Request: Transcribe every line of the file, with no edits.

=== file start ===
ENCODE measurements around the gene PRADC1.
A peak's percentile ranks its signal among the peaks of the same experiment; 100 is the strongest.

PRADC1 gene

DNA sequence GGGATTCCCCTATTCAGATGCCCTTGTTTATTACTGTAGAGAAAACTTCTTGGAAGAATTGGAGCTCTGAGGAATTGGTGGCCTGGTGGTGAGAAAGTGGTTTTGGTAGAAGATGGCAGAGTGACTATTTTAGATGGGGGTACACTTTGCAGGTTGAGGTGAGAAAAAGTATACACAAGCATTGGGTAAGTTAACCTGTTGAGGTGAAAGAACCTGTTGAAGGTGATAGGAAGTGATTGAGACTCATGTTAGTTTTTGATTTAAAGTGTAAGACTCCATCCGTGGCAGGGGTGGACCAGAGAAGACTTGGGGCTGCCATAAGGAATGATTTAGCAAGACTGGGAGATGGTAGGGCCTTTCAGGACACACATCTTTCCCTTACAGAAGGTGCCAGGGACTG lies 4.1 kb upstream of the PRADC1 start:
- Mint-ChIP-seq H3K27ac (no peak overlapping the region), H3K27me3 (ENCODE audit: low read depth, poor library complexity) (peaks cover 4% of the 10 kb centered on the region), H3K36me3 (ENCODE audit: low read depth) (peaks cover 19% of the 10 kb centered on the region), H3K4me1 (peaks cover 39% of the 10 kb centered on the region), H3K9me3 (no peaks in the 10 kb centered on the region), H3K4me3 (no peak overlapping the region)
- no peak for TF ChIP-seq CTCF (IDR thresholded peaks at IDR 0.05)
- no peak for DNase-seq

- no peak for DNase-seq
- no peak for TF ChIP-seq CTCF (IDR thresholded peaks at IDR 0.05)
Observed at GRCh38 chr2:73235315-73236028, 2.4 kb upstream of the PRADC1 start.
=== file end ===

ENCODE measurements around the gene PRADC1.
A peak's percentile ranks its signal among the peaks of the same experiment; 100 is the strongest.

PRADC1 gene

DNA sequence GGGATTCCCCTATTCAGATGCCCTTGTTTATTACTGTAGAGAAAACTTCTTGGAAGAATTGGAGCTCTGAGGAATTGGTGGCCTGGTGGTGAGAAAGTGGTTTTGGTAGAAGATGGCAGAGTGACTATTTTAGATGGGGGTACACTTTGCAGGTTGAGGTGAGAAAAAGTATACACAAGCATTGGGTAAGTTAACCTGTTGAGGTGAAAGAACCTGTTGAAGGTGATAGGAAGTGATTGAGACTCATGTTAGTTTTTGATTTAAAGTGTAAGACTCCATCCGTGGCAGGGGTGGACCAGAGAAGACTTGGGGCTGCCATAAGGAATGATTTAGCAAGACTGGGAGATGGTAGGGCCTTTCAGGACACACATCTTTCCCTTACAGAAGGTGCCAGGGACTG lies 4.1 kb upstream of the PRADC1 start:
- Mint-ChIP-seq H3K27ac (no peak overlapping the region), H3K27me3 (ENCODE audit: low read depth, poor library complexity) (peaks cover 4% of the 10 kb centered on the region), H3K36me3 (ENCODE audit: low read depth) (peaks cover 19% of the 10 kb centered on the region), H3K4me1 (peaks cover 39% of the 10 kb centered on the region), H3K9me3 (no peaks in the 10 kb centered on the region), H3K4me3 (no peak overlapping the region)
- no peak for TF ChIP-seq CTCF (IDR thresholded peaks at IDR 0.05)
- no peak for DNase-seq

- no peak for DNase-seq
- no peak for TF ChIP-seq CTCF (IDR thresholded peaks at IDR 0.05)
Observed at GRCh38 chr2:73235315-73236028, 2.4 kb upstream of the PRADC1 start.